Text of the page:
Considered a variety of eggplant, tomato does not appear in the Italian cookbooks for a long time, despite being present and cultivated in our country. Only in the 18th and 19th century, indeed, tomatoes will become popular, especially in Southern Italy, but we find a recipe for tomato sauce in Antonio Latini’s cookbook, recommended for simmered meat (17th century).
To know how to prepare a Renaissance recipe for tomato, we must read the books by the naturalists and physicians, not the cookbooks. Pietro Andrea Mattioli, Castore Durante, and Costanzo Felici, for instance, provide not only descriptions of the tomato, but also directions about how to prepare it: as anticipated above, tomatoes are considered eggplants and cooked in the same way.
In Italy, as we read in the books by the same authors, there were several varieties, red and yellow, whence the name still used today: pomodoro, golden apple. From the botanical illustrations, we see that they were quite big, and the texts describe them as flat, round with ribbing, round and smooth.
It does seem that in Italy there were no small varieties like modern-day ciliegini, described instead by Francisco Cervantes de Salazar in the Crónica de la Nueva España, in which the author writes about tomatoes as big as unripe grapes or limes, used to make sauces and soups with the addition of peppers.
Renaissance Italian recipes are not specifically written for tomatoes. The authors write that they are cooked in the same ways as eggplants: cut into pieces or sliced, floured, fried in olive oil or butter, and served with pepper, or dressed with salt, pepper, and oil, or with verjuice.
The recipe we are preparing today, selected from Bartolomeo Scappi’s Opera (16th century), is for eggplants and very similar to the ones mentioned by Felici and Mattioli. The author recommends slicing and parboiling the eggplants, a passage that not only is unnecessary for tomatoes but also would ruin this delicate vegetable. We suggest using big tomatoes a bit unripe to prevent them from breaking while you fry them. The cooking time depends on how much your slices are thick and the tomatoes are unripe, but in any case, you should fry them for no more than a few minutes.
Verjuice or unripe grapes may be substituted with lemon or orange juice. We used four cloves of garlic for 300 grams of tomatoes, but it is up to your taste.
Scappi recommends two dressings for fried eggplants: the other requires just orange juice and pepper and is very similar to the ones described by the other Renaissance authors.
For more historical recipes based on vegetables and herbs, check out our new book, Early Italian Recipes. Vegetables, fruit, herbs, and flowers, which collects many recipes from the Antiquity to early Modern Era, accompanied by an introduction about vegetables in the history of Italian cooking in the cookbooks and their relationship with dietetic, philosophical, and religious practices. The book is available on Amazon in English and Italian, in e-book and printed editions.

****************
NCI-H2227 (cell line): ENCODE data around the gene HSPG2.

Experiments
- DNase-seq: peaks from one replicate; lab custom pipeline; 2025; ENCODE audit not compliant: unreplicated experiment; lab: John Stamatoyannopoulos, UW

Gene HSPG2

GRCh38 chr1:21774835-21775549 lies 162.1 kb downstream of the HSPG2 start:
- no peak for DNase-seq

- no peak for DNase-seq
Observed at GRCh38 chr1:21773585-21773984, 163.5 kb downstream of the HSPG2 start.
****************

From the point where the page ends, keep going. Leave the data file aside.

If you want to know more about medieval cooking, check out Registrum Coquine. A medieval cookbook. In addition, it is available our translation, commentary, and glossary of a beautiful 6th-century source, De Observatione Ciborum, written by the physician Anthimus to the king of the Franks Theuderic.
For more information about ancient food, we recommend reading Ancient Roman Cooking. Ingredients, Recipes, Sources and checking out our Patreon page, in which you find several articles about historical food and translations of ancient and medieval sources.
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300 grams tomatoes
4 garlic cloves
100 grams unripe grapes
80 grams basil
white wheat flour
Pound the garlic, basil, and two pinches of salt in the mortar. Pound the unripe grapes in another mortar and sift the juice, adding two or three tablespoons to the basil and garlic sauce.
Slice the tomatoes, then flour and fry them in olive oil. When they are cooked, plate them still hot with their sauce.
Mondinosi le molignane, e taglionsi in fette, et faccionsi perlessare in acqua, e lascinosi scolare su la tavola, et s’infarinino, e friggano in buono oglio de olive, et come saranno fritte, servanosi con pepe, et sugo di melangole sopra, overo con sapore fatto d’agresto, basilico, et aglio.
Clean and slice the eggplants, then parboil them in water, place them on a table to drain the water, flour, and fry in good olive oil. When they are fried, serve with pepper and orange juice, or with a sauce made with verjuice, basil, and garlic.
Early Italian Recipes. Vegetables, fruit, herbs, and flowers
De Observatione Ciborum by Anthimus. Early-medieval recipes at the court of the Franks.
Registrum Coquine by Johannes Bockenheim. A medieval cookbook
Ancient Roman Cooking. Ingredients, Sources, Recipes
Translations of Historical Sources
De Re Coquinaria by Apicius – books 1-8
De Observatione Ciborum by Anthimus (6th century)
Appendicula de Condituris Variis by Johannes Damascenus (8th-9th century)
De Flore Dietarum (11th century)
Tractatus de Modo Preparandi et Condiendi Omnia Cibaria (13th-14th century)
Opusculum de Saporibus by Mainus de Maineris (14th century)
Anonimo Toscano – parts 1-3 (14th century)
Anonimo Veneziano (14th century)
Registrum Coquine by Johannes von Bockenheim (15th century)
Libro de Arte Coquinaria by Maestro Martino – first part (15th century)
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